I went to the Post Office and, while there, photographed some postcards I was sending to legislators. After I went to the window to buy some postage, a young woman handed me a phone and said I had left it on the counter. I thanked her profusely, and thanked my lucky stars because the phone was only a few weeks old, and already we had become quite attached.
I put the phone in my coat pocket and went to Walmart. As I was checking out at Walmart, I started hearing a beeping or ringing. I looked at my phone, my watch, and my hearing aids. Nothing was ringing. I turned off the hearing aids. The ringing became quieter, so I figured it must be something in the store. I went to my car. The ringing persisted. I checked all my known devices again. Still, not a clue.
Then I determined it might be a psychotic episode of some sort. I’d google the hearing aid manufacture when I got home. No, wait, the hearing aids are off. If people can hear voices, maybe they can hear phones ringing.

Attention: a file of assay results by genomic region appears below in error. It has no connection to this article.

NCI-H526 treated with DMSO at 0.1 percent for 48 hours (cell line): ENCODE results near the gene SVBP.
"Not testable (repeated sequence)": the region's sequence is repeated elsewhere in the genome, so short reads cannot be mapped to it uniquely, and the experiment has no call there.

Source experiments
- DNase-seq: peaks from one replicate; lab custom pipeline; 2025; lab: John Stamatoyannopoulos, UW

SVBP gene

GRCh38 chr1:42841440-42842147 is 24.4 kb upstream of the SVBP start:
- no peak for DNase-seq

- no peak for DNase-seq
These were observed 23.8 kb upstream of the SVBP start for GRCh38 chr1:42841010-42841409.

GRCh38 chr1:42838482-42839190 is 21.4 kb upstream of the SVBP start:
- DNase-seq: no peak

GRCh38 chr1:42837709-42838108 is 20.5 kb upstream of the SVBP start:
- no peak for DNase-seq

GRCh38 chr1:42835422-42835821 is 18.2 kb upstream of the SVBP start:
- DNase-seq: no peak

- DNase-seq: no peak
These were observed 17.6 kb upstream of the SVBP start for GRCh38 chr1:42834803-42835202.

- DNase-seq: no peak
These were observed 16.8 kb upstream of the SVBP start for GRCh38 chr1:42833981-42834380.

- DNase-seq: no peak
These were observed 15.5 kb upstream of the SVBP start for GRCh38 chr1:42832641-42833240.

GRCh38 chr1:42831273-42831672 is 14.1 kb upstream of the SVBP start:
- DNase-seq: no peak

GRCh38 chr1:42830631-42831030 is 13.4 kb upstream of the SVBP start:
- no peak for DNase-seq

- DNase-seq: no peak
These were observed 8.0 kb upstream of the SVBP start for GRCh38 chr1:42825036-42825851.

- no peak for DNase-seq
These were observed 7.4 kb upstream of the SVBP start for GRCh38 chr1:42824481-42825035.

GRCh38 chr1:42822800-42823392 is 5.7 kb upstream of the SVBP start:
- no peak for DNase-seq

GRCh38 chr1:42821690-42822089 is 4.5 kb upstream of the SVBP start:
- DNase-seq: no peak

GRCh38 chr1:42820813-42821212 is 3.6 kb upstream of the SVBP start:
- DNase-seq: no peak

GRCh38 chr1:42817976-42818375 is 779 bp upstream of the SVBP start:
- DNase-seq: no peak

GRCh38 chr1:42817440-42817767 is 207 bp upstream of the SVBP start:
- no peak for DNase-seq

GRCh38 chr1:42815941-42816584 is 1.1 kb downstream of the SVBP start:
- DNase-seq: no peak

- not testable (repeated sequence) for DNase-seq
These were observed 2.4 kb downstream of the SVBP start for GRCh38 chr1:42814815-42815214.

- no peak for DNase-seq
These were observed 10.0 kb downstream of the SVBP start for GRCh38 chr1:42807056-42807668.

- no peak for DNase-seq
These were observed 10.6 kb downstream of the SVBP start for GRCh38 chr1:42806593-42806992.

When I got home, I made a phone call. As the phone was ringing, someone started knocking on my door. At first I thought it was a delivery person and that they were leaving a package. But as the knocking became more persistent I determined I better go to the door.
An irate young woman was there. She screamed, “you have my phone.” I had my phone in my hand and looked at the familiar image of a painting by Matisse that I had as a screen saver. No, I said, this is my phone. Then she said that her phone was in my house.
I said, “wait… let me look in my coat pocket.” Sure enough, it was there. I handed it to her and explained some woman had handed it to me, thinking I had left it on the counter. She said she knew that and had been chasing me from the post office to Walmart to my house. I told her I was so sorry. I didn’t tell her that, maybe now, I won’t need to hear a phone ringing that I can’t stop.